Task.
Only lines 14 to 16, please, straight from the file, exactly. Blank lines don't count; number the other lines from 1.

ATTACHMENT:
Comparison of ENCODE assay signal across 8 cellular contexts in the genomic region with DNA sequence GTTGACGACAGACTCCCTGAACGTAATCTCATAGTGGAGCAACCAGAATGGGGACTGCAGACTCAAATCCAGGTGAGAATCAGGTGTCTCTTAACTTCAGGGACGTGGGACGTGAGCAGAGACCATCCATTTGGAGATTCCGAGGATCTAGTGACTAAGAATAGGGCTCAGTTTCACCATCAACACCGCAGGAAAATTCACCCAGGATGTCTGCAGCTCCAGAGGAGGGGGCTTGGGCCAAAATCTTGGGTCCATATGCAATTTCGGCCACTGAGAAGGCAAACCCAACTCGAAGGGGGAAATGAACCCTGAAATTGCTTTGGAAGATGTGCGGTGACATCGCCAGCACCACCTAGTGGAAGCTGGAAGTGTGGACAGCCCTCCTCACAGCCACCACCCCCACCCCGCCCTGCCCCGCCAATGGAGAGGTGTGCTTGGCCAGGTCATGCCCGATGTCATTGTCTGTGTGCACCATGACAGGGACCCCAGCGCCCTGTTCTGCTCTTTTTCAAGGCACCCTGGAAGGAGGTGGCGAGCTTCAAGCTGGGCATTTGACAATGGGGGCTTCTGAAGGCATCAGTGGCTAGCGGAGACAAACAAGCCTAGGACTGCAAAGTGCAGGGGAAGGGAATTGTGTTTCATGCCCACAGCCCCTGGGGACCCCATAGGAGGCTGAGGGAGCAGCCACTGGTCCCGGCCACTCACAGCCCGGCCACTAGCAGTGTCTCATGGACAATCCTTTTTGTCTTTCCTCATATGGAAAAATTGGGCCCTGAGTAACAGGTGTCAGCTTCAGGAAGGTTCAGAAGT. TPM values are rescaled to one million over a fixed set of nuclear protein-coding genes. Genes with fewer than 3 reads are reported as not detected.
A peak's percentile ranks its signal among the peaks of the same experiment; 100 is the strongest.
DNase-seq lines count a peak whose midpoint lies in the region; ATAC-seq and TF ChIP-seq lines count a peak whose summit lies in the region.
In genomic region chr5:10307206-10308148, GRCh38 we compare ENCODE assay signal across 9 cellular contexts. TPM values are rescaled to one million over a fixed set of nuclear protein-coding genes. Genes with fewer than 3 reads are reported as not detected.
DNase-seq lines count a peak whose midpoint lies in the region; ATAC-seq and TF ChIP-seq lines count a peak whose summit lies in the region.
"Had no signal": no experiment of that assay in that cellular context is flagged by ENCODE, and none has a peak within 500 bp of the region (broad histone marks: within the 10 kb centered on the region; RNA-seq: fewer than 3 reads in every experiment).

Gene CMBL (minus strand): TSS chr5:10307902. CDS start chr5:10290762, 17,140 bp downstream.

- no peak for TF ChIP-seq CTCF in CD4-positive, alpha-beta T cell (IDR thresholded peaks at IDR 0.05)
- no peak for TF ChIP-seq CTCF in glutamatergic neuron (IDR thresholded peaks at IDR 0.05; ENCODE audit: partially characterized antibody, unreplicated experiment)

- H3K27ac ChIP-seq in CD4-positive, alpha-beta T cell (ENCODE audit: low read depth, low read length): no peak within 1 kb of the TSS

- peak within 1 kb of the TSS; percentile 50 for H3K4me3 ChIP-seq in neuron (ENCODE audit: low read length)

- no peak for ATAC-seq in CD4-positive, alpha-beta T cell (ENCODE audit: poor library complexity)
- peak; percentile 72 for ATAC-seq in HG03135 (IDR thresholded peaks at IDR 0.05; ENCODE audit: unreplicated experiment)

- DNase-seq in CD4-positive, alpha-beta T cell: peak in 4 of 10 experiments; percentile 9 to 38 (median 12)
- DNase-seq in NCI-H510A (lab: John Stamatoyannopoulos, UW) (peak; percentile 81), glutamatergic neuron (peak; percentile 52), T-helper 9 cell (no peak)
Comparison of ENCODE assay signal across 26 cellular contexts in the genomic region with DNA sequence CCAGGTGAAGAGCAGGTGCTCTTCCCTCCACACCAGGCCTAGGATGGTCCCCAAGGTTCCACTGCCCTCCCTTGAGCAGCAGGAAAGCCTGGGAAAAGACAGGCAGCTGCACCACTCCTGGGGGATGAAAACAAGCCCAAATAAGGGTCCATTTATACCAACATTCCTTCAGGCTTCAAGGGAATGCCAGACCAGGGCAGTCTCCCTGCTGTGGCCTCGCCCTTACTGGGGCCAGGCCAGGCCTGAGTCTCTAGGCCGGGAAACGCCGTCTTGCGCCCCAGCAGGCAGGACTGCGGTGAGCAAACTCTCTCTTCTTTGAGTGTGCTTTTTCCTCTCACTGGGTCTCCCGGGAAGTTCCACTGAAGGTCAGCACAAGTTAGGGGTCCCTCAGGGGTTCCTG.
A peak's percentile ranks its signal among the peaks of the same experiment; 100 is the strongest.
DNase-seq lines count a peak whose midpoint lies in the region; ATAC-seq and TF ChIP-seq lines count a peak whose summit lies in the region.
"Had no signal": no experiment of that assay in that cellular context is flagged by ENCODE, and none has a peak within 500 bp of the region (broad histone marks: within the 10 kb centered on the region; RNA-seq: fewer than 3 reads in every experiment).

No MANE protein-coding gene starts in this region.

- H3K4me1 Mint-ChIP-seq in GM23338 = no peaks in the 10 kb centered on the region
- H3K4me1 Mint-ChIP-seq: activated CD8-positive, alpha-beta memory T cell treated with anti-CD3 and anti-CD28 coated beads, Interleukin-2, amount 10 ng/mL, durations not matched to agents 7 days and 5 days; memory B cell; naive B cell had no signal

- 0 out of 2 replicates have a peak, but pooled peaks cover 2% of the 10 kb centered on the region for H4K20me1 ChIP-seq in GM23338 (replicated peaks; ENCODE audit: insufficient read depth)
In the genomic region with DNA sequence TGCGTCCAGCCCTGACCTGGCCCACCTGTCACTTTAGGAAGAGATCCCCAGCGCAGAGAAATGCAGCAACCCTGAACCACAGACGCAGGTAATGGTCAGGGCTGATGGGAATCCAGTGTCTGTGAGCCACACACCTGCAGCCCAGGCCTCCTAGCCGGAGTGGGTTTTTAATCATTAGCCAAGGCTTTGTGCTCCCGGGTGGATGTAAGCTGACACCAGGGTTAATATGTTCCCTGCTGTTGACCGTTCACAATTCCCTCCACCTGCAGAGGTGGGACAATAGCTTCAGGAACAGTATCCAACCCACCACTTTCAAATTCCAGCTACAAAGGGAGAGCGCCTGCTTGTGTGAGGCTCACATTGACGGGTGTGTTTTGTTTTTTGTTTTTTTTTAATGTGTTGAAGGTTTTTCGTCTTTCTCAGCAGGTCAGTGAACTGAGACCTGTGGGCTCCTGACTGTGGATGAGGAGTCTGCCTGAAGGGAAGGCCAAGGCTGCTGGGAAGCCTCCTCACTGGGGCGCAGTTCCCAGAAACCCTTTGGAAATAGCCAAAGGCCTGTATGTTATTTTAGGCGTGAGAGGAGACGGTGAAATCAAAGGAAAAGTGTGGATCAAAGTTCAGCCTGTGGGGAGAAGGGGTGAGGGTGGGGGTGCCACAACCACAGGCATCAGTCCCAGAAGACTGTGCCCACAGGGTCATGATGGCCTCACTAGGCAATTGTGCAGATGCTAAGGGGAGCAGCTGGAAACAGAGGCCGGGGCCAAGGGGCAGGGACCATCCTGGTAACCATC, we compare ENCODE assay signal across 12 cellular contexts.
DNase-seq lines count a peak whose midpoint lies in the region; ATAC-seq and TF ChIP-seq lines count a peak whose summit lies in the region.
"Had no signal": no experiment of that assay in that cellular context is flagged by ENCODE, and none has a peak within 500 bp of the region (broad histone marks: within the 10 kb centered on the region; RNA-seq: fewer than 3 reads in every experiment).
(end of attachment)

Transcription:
- DNase-seq in CD4-positive, alpha-beta T cell: peak in 4 of 10 experiments; percentile 9 to 38 (median 12)
- DNase-seq in NCI-H510A (lab: John Stamatoyannopoulos, UW) (peak; percentile 81), glutamatergic neuron (peak; percentile 52), T-helper 9 cell (no peak)
Comparison of ENCODE assay signal across 26 cellular contexts in the genomic region with DNA sequence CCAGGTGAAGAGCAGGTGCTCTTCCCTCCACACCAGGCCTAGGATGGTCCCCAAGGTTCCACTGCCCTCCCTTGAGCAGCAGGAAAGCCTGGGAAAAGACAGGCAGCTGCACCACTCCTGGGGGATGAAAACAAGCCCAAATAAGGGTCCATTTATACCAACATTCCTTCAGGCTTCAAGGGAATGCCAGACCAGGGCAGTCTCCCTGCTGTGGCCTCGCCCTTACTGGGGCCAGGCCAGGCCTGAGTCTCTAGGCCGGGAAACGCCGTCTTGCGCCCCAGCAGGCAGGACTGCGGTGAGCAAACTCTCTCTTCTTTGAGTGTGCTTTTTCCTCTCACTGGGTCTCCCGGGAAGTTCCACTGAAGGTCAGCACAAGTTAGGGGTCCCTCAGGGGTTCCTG.